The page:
It is still early in the game:
at this point with your stock STARTING to get some more coverage and more folks BECOMING interested

If you are a long, stay long. If you have kept some powder dry consider dollar cost averaging.

And as I have written on other boards:
Make no doubt, the investor who dollar cost averages and/or is a long-term holder represents a threat to the trader and the short (including hedge fund managers). It is to their advantage at certain times to "talk down" the perceived value of your shares.

Take a little time to see the progress. In the past when drops like this happened the conversation usually switched back to blaming management. This time, I think it's pretty clear that DHB (the company) didn't disappoint. The fundamentals are strong.

Body armor is a political issue. My bet is that the contract we've been talking about for months is going to get dropped before the next convention. That doesn't leave much time for the shake out. Is it over or is this just the beginning? I don't know, but whoever is shaking (including the home traders that threw in their chips because they knew they could repurchase cheaper) can just keep on shaking. 20-30-40% drop? Sure. I don't care. Shake away. No stops for me. I think awoltoday has it right.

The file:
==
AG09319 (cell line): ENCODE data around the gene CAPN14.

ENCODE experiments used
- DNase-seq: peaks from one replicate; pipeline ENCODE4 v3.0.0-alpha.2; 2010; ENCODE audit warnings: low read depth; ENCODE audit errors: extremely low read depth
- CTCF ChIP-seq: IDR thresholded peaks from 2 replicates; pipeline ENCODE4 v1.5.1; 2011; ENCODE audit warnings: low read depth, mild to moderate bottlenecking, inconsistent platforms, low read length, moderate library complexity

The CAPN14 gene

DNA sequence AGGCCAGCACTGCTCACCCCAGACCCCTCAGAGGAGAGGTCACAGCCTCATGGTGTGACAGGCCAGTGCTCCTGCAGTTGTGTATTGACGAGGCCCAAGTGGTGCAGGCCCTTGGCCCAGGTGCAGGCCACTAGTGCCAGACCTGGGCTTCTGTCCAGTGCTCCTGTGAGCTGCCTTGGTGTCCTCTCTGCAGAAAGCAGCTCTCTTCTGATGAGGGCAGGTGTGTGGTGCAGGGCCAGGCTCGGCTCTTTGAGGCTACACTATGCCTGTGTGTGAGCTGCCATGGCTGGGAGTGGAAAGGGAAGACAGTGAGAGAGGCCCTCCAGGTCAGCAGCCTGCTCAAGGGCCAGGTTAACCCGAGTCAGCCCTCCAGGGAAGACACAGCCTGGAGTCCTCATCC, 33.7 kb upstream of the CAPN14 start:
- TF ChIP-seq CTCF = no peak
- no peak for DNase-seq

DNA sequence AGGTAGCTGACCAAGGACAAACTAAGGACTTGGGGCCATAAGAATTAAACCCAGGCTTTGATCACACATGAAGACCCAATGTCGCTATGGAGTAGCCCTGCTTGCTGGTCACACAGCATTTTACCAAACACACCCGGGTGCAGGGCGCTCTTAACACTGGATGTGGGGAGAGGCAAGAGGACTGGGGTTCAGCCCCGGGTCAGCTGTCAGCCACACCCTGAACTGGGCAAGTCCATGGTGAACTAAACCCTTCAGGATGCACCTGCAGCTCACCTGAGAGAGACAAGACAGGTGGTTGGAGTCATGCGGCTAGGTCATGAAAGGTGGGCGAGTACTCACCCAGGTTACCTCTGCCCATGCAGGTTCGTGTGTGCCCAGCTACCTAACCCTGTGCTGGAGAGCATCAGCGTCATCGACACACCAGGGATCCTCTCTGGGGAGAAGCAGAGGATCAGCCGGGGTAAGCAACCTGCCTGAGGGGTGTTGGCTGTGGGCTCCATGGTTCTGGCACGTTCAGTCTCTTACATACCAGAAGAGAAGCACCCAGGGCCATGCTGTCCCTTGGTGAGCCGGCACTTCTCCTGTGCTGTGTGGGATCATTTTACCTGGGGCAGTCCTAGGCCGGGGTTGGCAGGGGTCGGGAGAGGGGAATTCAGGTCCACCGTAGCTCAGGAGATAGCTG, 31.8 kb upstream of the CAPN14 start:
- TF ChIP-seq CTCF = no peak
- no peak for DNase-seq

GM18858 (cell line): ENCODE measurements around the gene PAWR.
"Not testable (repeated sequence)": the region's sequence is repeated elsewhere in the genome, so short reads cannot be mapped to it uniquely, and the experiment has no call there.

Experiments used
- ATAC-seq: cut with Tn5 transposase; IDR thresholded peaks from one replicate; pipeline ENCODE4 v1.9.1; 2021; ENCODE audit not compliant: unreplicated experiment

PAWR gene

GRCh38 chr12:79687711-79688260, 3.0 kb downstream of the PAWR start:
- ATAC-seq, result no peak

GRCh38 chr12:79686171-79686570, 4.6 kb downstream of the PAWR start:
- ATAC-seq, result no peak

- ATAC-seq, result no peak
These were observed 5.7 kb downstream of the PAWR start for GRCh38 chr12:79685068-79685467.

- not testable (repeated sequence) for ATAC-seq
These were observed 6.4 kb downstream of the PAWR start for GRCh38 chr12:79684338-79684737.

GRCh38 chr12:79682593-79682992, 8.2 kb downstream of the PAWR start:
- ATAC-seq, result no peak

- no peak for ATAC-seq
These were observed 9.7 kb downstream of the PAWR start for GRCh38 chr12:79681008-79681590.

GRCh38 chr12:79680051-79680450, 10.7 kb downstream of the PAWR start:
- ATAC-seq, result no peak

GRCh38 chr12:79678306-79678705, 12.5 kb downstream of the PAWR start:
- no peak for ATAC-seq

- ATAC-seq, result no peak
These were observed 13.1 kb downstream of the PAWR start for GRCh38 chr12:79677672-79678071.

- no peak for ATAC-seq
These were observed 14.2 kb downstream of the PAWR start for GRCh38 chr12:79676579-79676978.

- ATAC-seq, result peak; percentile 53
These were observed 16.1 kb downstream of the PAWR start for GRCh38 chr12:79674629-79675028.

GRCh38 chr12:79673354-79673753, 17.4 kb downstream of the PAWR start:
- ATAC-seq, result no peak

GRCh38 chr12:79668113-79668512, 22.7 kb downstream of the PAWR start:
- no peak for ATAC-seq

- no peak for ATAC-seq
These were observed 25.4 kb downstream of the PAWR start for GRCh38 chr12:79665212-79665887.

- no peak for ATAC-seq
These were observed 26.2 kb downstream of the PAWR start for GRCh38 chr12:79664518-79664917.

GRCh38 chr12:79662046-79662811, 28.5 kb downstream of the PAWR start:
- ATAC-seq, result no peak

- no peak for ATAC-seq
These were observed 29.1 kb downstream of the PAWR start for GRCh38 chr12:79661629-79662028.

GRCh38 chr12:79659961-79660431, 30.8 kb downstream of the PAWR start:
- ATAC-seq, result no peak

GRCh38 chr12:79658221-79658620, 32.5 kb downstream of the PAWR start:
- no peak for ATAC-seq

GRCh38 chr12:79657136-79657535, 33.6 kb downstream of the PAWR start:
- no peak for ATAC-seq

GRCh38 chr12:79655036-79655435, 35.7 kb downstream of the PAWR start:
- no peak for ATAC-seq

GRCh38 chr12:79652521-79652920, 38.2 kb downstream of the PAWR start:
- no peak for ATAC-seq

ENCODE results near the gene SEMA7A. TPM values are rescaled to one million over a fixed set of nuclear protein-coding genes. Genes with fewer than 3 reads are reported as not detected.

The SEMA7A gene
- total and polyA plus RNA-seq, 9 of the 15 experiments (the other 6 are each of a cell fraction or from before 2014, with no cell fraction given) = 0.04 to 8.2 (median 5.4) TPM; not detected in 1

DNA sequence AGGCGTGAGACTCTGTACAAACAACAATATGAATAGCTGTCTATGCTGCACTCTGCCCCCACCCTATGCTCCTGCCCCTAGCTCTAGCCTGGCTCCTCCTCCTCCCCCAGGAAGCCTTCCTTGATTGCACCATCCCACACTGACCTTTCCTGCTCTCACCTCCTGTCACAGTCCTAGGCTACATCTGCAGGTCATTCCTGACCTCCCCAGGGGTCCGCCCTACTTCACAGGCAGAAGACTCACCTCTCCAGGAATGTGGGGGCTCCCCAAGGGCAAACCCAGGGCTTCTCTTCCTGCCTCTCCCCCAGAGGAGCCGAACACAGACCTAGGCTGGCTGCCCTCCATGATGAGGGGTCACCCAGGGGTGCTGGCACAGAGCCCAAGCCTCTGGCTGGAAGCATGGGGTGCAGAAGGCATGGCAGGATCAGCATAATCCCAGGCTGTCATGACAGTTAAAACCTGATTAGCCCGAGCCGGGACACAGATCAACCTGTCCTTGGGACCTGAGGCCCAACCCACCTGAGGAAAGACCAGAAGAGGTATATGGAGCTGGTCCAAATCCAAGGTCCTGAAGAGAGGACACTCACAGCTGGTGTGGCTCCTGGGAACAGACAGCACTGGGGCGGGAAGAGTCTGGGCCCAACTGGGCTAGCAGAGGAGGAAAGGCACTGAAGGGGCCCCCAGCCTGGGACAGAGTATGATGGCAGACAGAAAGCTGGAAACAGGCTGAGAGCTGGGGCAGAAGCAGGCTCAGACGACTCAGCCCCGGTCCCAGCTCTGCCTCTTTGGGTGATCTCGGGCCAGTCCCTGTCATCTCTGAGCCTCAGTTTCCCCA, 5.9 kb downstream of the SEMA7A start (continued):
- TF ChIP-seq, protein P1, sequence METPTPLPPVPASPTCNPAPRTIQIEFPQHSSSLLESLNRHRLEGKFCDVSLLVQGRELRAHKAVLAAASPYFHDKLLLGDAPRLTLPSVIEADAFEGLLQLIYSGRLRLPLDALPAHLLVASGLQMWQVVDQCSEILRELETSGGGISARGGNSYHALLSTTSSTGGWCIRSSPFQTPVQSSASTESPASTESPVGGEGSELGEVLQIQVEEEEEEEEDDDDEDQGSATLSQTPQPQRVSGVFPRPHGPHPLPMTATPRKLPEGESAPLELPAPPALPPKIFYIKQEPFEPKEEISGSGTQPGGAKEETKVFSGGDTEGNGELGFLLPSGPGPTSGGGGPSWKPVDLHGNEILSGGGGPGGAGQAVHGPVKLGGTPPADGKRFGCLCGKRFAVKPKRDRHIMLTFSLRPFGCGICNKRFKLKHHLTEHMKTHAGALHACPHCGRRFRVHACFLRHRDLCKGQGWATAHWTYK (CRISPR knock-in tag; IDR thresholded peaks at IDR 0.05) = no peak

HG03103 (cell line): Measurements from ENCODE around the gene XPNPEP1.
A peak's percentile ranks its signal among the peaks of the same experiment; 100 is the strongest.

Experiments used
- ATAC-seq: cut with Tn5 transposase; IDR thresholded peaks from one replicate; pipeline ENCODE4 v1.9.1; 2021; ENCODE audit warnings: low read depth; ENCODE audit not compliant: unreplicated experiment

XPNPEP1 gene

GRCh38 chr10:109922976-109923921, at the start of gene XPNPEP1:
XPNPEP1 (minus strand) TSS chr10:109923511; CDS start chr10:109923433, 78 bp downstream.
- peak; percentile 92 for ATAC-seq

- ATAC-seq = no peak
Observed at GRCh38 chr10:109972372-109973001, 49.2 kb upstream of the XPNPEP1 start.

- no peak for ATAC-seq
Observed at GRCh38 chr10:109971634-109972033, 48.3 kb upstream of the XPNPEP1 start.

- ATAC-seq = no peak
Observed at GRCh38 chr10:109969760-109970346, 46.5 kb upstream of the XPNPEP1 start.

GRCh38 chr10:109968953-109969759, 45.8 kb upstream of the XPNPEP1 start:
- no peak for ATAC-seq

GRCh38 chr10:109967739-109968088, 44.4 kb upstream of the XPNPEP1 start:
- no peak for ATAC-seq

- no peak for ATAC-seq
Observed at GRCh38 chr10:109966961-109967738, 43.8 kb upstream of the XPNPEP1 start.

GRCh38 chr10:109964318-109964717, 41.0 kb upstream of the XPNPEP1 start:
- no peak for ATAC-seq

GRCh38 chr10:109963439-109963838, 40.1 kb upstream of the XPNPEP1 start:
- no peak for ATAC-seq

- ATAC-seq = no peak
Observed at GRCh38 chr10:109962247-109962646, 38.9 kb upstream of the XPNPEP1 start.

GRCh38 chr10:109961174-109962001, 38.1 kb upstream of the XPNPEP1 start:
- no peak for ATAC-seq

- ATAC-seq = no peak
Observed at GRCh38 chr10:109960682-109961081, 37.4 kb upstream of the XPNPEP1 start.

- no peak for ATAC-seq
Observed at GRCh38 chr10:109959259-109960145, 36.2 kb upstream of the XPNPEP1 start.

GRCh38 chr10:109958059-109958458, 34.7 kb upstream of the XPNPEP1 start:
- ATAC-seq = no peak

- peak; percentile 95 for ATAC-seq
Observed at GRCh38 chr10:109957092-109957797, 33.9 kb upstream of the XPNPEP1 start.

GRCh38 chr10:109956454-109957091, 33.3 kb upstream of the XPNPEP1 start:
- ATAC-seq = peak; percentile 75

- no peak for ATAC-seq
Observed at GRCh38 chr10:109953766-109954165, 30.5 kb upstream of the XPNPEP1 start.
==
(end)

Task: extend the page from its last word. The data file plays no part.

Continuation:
6. Bulletproof and Ready for Terror:

I thought this was about as bullish as can be. I'd just comment:

"...DHB's biggest customers may just be its worst enemies"

The government is not one of DHB's "worst enemies". No way, no how. This is just not true.

At today's $14.80, the stock trades at 25 times 2004 earnings.

There are at least 1150 companies that currently trade with a P/E greater than 25; something to keep in mind when DHB reaches $14.80 again.

Worse, it trades at 32 times 2005 estimates.
Analyst estimates are somewhat blinded without guidance from the company. No guidance has been given by the company.

7. This is a great stock. Future Foolish 8. Attractive to IBD's and NAIC's

A few thoughts for now but I am out of time,